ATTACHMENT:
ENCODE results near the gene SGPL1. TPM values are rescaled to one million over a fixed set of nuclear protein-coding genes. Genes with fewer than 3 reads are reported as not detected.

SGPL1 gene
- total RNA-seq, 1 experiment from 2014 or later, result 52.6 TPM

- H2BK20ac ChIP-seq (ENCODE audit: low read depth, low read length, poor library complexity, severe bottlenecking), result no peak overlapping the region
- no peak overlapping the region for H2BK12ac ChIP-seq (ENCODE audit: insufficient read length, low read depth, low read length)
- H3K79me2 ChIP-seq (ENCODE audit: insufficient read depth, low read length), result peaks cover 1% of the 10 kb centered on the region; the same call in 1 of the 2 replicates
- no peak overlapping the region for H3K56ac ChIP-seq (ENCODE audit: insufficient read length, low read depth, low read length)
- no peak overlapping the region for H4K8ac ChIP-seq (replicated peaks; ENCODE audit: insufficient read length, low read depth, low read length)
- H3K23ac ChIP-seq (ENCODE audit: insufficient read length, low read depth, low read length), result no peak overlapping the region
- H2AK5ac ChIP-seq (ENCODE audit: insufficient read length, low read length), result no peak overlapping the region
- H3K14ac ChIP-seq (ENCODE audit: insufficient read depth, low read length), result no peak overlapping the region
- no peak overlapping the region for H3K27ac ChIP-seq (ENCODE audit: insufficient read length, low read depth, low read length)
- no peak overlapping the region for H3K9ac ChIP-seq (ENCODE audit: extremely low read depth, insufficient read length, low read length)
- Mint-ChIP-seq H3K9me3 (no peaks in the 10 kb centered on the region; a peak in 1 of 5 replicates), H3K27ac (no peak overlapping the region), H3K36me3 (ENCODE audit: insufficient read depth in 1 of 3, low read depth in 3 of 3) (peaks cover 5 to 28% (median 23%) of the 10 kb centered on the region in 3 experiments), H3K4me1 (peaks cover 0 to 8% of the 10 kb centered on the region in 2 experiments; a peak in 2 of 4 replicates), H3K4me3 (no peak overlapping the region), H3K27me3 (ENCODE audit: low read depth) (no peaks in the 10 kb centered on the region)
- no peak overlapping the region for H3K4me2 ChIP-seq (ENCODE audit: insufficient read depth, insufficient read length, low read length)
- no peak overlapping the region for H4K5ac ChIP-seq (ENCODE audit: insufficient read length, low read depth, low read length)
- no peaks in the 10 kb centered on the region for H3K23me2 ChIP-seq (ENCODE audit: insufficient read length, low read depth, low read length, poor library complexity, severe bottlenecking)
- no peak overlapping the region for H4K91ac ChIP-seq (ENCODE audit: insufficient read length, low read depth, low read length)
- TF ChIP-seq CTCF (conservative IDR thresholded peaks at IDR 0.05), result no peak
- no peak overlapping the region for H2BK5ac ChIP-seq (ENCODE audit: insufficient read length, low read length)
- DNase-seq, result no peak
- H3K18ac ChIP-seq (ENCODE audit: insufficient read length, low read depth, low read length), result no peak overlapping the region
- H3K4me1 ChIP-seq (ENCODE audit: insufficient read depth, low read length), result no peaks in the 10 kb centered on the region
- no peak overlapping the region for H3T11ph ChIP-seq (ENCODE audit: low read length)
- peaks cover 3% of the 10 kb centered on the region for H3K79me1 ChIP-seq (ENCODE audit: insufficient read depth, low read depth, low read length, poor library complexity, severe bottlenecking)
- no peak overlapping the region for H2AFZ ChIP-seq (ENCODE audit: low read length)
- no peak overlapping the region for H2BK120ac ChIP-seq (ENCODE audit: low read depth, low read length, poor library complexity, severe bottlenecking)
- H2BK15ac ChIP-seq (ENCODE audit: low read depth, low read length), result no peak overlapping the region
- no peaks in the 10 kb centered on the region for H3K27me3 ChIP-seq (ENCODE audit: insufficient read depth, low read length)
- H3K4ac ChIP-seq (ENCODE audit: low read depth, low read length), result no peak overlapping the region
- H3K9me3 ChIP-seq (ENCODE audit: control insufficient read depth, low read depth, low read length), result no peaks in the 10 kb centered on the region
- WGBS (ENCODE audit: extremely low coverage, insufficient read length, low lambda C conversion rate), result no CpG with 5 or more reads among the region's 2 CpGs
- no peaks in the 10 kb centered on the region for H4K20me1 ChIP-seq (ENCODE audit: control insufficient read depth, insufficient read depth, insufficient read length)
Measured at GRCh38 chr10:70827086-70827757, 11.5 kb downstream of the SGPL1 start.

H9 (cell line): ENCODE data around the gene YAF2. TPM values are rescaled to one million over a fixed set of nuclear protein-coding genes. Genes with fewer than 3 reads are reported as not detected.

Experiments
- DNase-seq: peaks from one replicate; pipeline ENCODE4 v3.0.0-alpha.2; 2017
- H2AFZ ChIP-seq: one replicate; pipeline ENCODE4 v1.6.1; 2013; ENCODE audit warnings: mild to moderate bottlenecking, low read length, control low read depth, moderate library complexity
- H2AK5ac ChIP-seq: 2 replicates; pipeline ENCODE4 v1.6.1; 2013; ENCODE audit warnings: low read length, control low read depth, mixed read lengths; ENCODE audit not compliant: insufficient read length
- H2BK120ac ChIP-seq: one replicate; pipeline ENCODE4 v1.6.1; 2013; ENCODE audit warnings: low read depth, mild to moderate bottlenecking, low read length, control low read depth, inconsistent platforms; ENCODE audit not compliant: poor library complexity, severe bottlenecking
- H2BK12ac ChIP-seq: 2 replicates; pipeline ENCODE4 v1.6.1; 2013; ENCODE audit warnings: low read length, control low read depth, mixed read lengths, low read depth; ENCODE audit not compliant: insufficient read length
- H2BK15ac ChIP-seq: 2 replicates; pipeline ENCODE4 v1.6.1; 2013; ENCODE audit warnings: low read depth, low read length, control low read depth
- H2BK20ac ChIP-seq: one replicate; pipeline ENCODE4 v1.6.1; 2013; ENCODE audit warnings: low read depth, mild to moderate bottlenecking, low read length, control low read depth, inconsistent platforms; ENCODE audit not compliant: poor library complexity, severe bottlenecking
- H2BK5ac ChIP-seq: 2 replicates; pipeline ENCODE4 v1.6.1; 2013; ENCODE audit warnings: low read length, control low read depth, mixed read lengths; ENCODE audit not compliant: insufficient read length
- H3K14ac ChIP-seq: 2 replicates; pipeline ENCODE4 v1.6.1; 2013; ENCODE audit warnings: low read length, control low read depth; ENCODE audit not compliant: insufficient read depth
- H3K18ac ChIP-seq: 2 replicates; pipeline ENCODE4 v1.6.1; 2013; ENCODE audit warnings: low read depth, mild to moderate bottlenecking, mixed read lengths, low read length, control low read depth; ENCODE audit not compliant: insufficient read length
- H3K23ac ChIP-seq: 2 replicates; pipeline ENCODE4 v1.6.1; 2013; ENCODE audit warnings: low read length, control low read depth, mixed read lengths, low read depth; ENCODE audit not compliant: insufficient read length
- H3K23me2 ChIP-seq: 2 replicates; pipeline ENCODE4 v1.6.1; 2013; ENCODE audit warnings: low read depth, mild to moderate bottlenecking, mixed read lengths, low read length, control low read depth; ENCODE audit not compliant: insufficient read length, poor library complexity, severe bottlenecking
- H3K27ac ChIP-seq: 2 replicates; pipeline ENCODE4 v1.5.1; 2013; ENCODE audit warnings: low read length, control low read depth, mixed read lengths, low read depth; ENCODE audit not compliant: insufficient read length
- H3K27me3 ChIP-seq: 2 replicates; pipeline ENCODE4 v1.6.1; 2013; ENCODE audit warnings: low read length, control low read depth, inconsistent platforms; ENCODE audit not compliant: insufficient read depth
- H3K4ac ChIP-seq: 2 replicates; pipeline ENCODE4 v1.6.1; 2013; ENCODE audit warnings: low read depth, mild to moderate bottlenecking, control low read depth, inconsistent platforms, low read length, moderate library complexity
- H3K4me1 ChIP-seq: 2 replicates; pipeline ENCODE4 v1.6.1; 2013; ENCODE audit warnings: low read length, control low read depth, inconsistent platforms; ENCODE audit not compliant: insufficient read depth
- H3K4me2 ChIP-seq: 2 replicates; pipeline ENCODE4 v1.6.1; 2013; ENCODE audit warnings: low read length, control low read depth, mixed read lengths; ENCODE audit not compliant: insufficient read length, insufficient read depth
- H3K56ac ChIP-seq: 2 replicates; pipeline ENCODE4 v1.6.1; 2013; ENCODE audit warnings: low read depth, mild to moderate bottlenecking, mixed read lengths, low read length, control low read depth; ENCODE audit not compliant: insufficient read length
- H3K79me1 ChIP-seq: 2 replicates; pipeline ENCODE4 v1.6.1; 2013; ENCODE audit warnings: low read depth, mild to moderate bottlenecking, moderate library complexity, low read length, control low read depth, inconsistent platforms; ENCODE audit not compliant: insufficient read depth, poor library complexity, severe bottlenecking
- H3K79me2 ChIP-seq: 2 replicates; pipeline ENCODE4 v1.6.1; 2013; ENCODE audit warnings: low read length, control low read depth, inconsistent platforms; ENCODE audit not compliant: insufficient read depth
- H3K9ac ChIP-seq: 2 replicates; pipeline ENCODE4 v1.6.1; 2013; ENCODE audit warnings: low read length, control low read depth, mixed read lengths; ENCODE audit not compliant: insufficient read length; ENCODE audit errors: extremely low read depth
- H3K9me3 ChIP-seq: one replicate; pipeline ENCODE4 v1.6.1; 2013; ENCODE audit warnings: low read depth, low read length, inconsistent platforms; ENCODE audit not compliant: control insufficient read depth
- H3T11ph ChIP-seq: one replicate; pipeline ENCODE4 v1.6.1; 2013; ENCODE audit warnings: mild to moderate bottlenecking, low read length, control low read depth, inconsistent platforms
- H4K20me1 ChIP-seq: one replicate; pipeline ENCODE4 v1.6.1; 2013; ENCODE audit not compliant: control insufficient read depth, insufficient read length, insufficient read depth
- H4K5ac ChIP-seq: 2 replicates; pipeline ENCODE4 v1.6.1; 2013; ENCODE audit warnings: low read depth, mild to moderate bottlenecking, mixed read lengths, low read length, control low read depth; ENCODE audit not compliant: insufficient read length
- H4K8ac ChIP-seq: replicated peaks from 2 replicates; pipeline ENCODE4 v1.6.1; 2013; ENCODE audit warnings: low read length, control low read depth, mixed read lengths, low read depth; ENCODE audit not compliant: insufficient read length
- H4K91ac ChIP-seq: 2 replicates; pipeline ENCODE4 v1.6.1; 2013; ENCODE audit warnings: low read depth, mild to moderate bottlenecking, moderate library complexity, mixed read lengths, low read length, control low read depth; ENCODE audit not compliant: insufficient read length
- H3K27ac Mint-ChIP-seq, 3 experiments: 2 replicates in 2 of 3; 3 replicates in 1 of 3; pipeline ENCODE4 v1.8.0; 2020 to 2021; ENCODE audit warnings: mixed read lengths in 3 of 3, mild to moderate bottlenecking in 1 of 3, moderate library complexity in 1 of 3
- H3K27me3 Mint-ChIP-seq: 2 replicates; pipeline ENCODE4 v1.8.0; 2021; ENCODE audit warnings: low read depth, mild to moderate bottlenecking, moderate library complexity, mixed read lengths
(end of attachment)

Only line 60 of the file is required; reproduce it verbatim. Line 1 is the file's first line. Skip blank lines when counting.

- H4K20me1 ChIP-seq: one replicate; pipeline ENCODE4 v1.6.1; 2013; ENCODE audit not compliant: control insufficient read depth, insufficient read length, insufficient read depth